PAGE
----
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Composed: 1977

Length: c. 6 minutes

Orchestration: glockenspiel and strings

First Los Angeles Philharmonic performance: July 11, 2002, Paavo Järvi conducting

About this Piece

The three very quiet, widely spaced chimings of a lone bell that open the Cantus initiate music that casts a mesmerizing spell, enveloping one in its transcendental aura for the six-minute duration of the piece. When the strings enter, they begin very softly and increase in intensity little by little, reaching to a sustained fortissimo as they play throughout on variants of a descending scale of A minor. The scales, permeated by the bell’s seemingly random appearances, overlap each other at different speeds, the whole wash of sound creating an archaic, churchly atmosphere. The repetitiousness of the music suggests minimalism (Philip Glass, Steve Reich, and John Adams are preeminent practitioners of this style), but the elevated nature of the Cantus—call it spirituality—sets it apart from any kind of formulaic method.

Arvo Pärt attended the Tallinn Conservatory, from which he graduated in 1963. While still a student, he began working as a recording engineer for Estonian radio and also wrote more than 50 film scores. In 1980, he, his wife, and their two children received permission to emigrate to Israel, but, stopping first in Vienna for more than a year, they eventually settled in West Berlin, where they now live.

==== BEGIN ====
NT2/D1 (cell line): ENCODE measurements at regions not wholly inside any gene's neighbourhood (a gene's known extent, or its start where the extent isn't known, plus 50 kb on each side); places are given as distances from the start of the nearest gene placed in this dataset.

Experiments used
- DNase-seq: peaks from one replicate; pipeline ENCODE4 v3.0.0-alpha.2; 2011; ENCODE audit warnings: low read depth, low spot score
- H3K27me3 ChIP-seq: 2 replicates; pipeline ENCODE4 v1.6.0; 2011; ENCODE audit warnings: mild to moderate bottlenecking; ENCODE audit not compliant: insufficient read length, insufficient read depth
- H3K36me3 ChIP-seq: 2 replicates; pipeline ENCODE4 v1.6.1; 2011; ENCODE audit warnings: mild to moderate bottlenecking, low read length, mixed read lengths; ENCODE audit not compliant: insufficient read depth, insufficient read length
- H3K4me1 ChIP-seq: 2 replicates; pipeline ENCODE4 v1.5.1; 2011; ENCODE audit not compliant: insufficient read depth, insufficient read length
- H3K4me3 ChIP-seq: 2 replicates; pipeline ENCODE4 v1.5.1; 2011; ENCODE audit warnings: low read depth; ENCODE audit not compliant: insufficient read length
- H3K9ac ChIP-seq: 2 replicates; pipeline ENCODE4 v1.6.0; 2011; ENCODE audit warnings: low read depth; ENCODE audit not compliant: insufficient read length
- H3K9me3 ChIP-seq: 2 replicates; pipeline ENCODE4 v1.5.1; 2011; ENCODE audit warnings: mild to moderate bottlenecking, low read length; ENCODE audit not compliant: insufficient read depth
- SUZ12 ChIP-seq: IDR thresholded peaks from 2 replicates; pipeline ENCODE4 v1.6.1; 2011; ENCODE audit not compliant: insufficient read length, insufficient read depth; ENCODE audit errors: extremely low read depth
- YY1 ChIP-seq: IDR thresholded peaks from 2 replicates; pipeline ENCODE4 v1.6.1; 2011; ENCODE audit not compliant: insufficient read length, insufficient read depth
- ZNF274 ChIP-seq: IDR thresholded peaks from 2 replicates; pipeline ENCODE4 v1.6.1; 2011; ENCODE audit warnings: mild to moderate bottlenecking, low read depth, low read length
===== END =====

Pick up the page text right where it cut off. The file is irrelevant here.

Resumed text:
In the late 1970s, Pärt began to use a style he termed “tintinnabulation.” He explained it this way: “I have discovered that it is enough when a single note is beautifully played. This one note, or a moment of silence, comforts me. I work with very few elements—with one voice, two voices,...primitive materials, with the triad, with one specific tonality. The three notes of a triad are like bells. And that is why I call it ‘tintinnabulation.’”

There wasn’t any human relationship or seemingly a musical one between the Estonian and Benjamin Britten. But Pärt was moved to write a work in memory of the British composer, describing the inception of the piece. “Why did the date of Benjamin Britten’s death—December 4, 1976—touch such a chord in me? During this time I was obviously at the point where I could recognize the magnitude of such a loss,” he said in answering his own question. “I had just discovered Britten for myself. Just before his death, I began to appreciate the unusual purity of his music. And besides, for a long time, I had wanted to meet Britten personally, and now it would not come to that.”

— Orrin Howard